First impressions of a Waldorf School

School blackboard - ©iStockphoto.com/kyoshinoLast week our local Waldorf school held an open day – an “open classroom day” to be precise.  The Waldorf education method differs from the normal state education in Germany, even though it was developed here in the first half of the 20th Century.

Now admittedly this was not my first contact the method, having previously had conversations with teachers at both this and other Waldorf schools and learnt, for example, that the teachers are expected to prepare the lessons themselves – in most cases without the use of text books.  But it was a chance to experience the lessons first hand, as the classroom was opened up for parents of the children and anyone else interested to sit in on them and watch.

I spent the morning observing year 5, [Read more…]

English language teaching in German primary schools

Do you speak English? - ©iStockphoto.com/atakanWhen my daughter started school in Germany, I wondered how long it would be before she learnt something in her English lessons, that I did not agree with.  A piece of grammar maybe, or a translation.

Regular readers of this site may recall that she is being taught “school English”, which was defined as spelling “colour” with a “u”.  Whilst not exactly the words “British English” that I would like it to be defined as, I am at least happy that I do not yet have to explain that other countries leave that “u” out and in some cases even use other words for the same things.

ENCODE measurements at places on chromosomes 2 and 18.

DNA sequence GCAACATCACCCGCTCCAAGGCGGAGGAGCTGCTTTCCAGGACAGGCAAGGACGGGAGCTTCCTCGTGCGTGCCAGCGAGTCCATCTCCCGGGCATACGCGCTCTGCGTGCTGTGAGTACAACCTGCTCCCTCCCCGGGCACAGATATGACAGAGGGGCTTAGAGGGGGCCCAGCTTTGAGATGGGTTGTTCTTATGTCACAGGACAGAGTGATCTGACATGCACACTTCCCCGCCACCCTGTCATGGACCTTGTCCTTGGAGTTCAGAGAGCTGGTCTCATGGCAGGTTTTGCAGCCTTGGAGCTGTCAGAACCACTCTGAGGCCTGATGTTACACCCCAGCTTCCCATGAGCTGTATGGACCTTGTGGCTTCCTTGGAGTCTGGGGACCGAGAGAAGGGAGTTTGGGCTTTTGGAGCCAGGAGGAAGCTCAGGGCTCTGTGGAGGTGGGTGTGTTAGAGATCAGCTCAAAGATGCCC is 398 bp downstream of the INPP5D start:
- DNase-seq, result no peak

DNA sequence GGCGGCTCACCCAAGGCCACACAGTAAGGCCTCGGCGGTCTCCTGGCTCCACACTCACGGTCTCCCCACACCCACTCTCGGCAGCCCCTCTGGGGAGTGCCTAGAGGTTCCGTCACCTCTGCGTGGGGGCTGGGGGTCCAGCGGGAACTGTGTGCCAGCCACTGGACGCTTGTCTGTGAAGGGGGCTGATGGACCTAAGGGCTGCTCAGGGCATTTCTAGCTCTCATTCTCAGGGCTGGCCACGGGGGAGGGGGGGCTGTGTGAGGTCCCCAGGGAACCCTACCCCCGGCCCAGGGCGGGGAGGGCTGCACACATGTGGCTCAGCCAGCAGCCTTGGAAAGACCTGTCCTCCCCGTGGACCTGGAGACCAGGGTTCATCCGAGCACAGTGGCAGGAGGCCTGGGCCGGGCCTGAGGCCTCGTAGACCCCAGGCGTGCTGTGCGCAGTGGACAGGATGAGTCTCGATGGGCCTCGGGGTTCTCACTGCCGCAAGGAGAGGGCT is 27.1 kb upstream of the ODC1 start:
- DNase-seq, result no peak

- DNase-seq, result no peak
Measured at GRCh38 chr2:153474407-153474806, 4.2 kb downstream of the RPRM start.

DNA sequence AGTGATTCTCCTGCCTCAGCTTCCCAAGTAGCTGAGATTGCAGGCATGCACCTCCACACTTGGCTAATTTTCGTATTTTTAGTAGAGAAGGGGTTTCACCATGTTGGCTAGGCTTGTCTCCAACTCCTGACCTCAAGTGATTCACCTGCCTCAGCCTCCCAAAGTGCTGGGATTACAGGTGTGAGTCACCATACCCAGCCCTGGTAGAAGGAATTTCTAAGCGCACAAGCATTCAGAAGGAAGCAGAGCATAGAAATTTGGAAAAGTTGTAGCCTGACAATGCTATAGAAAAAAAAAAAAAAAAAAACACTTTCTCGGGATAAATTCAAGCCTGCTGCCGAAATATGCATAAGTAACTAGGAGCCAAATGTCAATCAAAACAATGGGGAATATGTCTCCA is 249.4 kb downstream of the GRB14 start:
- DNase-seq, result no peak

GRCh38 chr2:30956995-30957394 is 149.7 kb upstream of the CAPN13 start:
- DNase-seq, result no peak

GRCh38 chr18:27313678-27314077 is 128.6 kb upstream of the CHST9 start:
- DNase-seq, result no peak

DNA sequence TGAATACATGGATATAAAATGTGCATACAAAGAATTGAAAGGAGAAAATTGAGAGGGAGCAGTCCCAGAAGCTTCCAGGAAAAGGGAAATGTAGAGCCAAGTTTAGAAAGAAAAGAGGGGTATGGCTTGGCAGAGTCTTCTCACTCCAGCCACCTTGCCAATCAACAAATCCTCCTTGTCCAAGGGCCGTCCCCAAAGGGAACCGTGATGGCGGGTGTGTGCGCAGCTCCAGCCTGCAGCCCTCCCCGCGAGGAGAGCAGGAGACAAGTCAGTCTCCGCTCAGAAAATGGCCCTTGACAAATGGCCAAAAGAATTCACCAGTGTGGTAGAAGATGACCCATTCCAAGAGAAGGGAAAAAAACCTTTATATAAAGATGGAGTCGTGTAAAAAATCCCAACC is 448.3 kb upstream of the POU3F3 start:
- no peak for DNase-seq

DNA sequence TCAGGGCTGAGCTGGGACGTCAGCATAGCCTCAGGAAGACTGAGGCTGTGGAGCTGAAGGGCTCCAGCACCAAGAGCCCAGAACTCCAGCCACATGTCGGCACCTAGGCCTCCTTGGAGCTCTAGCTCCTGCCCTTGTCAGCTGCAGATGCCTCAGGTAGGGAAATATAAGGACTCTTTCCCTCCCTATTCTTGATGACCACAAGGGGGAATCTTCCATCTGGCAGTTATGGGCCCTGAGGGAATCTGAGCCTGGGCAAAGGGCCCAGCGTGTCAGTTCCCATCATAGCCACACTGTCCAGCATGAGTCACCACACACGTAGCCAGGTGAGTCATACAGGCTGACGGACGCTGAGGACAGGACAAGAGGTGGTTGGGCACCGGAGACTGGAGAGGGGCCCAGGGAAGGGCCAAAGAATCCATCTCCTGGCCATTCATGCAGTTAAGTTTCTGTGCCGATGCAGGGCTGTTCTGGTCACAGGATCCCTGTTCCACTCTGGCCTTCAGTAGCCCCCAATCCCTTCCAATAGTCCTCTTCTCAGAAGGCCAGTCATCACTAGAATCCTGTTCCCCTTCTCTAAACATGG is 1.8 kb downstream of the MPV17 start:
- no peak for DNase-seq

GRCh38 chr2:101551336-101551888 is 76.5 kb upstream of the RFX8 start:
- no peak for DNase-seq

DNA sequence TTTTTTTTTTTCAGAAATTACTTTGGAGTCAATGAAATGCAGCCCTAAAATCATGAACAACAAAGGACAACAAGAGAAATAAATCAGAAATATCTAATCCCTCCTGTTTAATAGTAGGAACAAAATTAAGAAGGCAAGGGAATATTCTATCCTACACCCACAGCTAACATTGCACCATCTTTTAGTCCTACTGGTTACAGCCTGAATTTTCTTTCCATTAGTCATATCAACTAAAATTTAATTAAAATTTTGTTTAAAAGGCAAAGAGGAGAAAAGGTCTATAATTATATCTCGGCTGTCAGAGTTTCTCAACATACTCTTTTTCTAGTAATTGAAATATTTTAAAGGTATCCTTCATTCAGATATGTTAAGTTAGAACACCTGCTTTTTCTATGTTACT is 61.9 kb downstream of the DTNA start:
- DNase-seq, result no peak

It was whilst I was helping her revise for a vocabulary test a few days ago, that I suspected the time may already have come, and further inspection of her vocabulary book confirmed my suspicion.  In some cases, I found the translations to be unusual, but in some to be down right wrong.

And since there were some entries from her teacher in the book, I am assuming that she has seen the offending words and that this is not just a mistake that took place copying them from the blackboard. [Read more…]

How marks are decided in German primary schools

The German school system has, on the face of it, a fairly simple marking arrangement.  The marks for a piece of work are given on a scale of 1 to 6, with 1 being the highest and 6 the lowest.

The numbers 1 to 6 roughly correspond to A to F in the British system as well, although 5 is usually the lowest that will be given for anyone actually completing the work or a test, with 6 reserved for those who don’t do it at all.  There are also the + and – grades in-between.

But how do the marks get decided for each child in the first place?

One possible answer to that question, and probably the most plausible in many subjects, is be the teacher making the decision.  This does, of course, require a competent and fair teacher, but [Read more…]

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